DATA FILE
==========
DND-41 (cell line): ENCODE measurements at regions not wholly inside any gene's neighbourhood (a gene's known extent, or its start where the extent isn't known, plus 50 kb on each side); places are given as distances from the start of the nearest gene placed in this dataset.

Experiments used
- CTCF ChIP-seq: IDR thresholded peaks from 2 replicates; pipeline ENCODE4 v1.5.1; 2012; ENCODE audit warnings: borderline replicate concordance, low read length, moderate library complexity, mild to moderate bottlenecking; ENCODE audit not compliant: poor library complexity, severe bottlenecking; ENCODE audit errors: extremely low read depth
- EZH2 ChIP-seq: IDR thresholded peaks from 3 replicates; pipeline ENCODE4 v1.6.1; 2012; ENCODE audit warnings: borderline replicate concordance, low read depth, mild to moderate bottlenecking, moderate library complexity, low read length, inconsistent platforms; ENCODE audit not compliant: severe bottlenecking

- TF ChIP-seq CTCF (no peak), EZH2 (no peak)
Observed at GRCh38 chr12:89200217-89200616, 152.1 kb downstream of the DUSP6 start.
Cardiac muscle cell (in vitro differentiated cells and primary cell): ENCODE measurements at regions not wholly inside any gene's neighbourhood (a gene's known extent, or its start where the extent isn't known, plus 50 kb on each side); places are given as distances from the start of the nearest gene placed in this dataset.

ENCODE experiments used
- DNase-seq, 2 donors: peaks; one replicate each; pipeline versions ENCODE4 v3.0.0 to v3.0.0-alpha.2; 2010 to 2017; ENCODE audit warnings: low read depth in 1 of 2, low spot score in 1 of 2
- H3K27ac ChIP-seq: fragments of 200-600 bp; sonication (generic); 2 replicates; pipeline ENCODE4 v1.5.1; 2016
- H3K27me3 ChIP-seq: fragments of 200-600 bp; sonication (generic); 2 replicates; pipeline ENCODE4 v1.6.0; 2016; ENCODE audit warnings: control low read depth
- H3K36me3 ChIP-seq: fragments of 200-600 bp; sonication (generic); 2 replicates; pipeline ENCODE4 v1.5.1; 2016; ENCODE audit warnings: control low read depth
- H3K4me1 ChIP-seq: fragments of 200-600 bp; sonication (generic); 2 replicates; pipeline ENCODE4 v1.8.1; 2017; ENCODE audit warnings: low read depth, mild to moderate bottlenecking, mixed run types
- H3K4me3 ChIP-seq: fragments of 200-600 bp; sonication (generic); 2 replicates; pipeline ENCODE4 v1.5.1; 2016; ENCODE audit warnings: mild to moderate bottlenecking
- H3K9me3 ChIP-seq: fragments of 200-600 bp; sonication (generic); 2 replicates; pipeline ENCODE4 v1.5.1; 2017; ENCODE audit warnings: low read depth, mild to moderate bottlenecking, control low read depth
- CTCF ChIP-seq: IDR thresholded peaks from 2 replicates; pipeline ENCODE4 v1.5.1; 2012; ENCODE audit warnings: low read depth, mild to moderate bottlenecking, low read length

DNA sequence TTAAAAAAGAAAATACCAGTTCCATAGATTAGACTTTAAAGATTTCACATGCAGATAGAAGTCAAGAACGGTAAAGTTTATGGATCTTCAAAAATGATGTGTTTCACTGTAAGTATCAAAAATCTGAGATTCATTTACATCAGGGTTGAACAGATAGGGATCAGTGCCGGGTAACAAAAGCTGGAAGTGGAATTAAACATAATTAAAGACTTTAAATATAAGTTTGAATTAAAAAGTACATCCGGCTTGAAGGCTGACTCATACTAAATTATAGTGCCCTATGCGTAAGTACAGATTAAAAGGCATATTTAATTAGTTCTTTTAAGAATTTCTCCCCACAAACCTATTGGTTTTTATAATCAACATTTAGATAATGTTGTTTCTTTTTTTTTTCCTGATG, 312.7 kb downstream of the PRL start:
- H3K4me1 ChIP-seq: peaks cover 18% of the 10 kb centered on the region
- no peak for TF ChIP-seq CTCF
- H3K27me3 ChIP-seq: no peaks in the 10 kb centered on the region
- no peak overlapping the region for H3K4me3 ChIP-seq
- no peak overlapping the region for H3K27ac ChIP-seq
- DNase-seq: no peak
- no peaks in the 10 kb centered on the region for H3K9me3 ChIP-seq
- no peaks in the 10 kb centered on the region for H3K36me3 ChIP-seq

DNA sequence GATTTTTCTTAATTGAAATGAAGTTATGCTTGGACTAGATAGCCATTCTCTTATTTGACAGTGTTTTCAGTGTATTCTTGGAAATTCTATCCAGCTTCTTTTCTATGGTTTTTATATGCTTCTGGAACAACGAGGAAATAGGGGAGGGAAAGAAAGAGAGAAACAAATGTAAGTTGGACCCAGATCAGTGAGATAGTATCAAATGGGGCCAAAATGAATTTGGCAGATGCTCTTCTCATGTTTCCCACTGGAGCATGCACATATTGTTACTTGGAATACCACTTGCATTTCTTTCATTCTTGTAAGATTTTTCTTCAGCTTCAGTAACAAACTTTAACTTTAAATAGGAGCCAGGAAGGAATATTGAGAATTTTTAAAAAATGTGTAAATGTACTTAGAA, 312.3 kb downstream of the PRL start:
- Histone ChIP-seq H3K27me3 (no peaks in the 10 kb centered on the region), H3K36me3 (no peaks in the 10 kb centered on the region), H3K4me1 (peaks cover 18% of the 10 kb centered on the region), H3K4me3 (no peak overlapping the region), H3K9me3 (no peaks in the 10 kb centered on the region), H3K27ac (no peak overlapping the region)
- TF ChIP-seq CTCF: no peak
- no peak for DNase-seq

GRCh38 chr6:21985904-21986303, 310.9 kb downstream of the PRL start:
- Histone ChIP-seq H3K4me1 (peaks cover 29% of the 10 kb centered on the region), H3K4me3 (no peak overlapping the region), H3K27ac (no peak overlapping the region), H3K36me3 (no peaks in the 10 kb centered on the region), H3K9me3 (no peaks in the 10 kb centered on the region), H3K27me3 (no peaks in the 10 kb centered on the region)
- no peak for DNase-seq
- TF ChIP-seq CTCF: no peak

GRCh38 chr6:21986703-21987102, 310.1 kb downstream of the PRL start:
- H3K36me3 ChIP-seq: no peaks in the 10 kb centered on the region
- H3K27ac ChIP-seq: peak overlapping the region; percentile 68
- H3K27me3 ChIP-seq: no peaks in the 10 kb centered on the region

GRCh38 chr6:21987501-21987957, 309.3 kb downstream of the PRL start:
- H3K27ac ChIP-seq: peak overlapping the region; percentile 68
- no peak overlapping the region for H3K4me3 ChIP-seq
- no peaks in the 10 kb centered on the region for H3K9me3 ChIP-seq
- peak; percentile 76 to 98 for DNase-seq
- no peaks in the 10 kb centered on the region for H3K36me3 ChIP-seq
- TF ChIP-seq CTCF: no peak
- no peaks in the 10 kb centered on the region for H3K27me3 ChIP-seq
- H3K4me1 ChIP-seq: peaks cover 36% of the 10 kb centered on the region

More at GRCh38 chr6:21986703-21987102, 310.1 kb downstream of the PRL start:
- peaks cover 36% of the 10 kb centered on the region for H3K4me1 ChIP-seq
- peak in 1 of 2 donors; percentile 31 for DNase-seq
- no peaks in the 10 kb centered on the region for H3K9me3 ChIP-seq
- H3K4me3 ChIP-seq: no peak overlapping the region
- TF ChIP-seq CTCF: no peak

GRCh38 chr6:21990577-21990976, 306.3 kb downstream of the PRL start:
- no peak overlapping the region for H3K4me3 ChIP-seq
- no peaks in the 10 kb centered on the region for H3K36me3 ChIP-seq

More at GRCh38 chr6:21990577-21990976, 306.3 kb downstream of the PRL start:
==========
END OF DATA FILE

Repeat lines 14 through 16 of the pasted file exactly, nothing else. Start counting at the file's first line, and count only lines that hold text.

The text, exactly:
- H3K4me3 ChIP-seq: fragments of 200-600 bp; sonication (generic); 2 replicates; pipeline ENCODE4 v1.5.1; 2016; ENCODE audit warnings: mild to moderate bottlenecking
- H3K9me3 ChIP-seq: fragments of 200-600 bp; sonication (generic); 2 replicates; pipeline ENCODE4 v1.5.1; 2017; ENCODE audit warnings: low read depth, mild to moderate bottlenecking, control low read depth
- CTCF ChIP-seq: IDR thresholded peaks from 2 replicates; pipeline ENCODE4 v1.5.1; 2012; ENCODE audit warnings: low read depth, mild to moderate bottlenecking, low read length